Following the successful examples of bicycle hire schemes in the cities of Rennes and Lyon, the city of Paris launched the Vélib' rental bikes system on 15 July 2007. Managed by the company JCDecaux, there were originally 10,648 bikes available at 750 Vélib' stations. More than 20,600 bikes at 1,451 stations are planned for late 2007 and Paris may eventually have 50,000 Vélib' bikes for hire.

In 2018, Velib' was rebranded as Vélib' Métropole, and is now operated by Smovengo. The switch between operators was defined by electrical and software issues that lasted for months, leading many users to abandon their memberships and seek reimbursement. [11]

As of October 2023, 19,000 Velib' bikes are available (40% of which are electric) and there are 1,464 stations located in Paris and its adjoining suburbs. [12] The service had 390,000 subscribers in 2022. [12]

Paris Respire

Pedestrians and cyclists on the Champs-Elysées during the first Paris Breathes day in 2016

Paris Respire (literally "Paris Breathes") is a car-free event where certain roads are closed to vehicular traffic on Sundays and public holidays between the hours of 9am and 5pm. The roads closed are in popular areas such as along the Seine River, in the Marais, the along the Canal Saint Martin and in Montmartre, as well as some other roads elsewhere in the city. Cycling and walking are the main forms of getting around on these roads on these days.

Sports practice

"Criterium des As" in 1922 at Lonchamp racetrack. The finishing line is still present today.

In Paris, there are two tracks where cyclists can practice racing. The first is an oval track of 3.6km located around the Longchamp Racecourse in the 16th district. It has been used by cyclists since the end of the 19th century, when the first cycling competitions began. Today, the track is the most used cycling segment in France on the sport application Strava and one of the most popular in the world. The second place is called the Polygone de Vincennes and it is located in the Bois de Vincennes in the 12th district of Paris. The track was recently refurbished.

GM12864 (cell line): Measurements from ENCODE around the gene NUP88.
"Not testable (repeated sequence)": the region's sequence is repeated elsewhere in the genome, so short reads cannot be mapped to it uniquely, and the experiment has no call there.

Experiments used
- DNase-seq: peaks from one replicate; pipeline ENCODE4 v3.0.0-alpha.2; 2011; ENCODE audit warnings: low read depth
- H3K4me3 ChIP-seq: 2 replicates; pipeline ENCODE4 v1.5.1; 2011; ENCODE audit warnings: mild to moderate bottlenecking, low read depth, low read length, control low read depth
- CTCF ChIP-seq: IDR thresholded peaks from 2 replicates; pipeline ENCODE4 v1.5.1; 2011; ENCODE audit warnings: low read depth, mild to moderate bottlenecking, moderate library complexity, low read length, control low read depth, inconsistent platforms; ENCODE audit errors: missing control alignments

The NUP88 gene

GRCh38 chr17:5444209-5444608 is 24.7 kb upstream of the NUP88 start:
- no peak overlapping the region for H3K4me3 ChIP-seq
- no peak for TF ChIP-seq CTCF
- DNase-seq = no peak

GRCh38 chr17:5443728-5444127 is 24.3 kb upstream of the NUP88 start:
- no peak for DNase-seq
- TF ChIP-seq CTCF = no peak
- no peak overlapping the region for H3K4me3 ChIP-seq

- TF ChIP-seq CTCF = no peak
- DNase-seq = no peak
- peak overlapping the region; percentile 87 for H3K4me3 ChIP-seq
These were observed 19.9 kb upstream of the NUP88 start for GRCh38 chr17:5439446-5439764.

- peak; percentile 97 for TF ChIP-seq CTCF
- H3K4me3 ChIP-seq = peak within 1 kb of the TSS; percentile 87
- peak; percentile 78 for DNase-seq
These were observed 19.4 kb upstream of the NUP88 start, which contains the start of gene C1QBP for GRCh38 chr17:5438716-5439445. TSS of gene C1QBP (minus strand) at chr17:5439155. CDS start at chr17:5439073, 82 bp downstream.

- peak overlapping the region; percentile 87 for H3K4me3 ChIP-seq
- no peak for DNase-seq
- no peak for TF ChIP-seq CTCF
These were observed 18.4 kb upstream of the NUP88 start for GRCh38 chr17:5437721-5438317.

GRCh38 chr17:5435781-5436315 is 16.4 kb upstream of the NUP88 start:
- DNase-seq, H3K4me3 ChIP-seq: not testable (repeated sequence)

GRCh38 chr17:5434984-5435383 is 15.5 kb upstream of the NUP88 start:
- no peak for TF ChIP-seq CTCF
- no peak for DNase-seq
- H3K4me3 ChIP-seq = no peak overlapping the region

Government investment

Le Plan vélo de Paris (2015-2020)

Le Plan vélo de Paris (i.e. The Paris Bike Plan) was a 150 million euro investment by the city of Paris that aimed to double the length of bike paths in the city between 2015-2020. [13]

The main focus of the plan was to increase the amount of bike paths and parking spots in the city, but the plan also included subsidies for residents to purchase electric bicycles and a focus on increasing opportunities for people to learn how to ride and maintain bikes. [14]

Bicycle counters recorded an average increase in ridership of 47% between 2019 and 2020, and 22% between 2020 and 2021. On some routes, the increase between 2019 and 2020 was as high as 60%. [13] By 2021, Paris had over 1,000km of bike lanes. [14]

Le Plan vélo de Paris (2021-2026)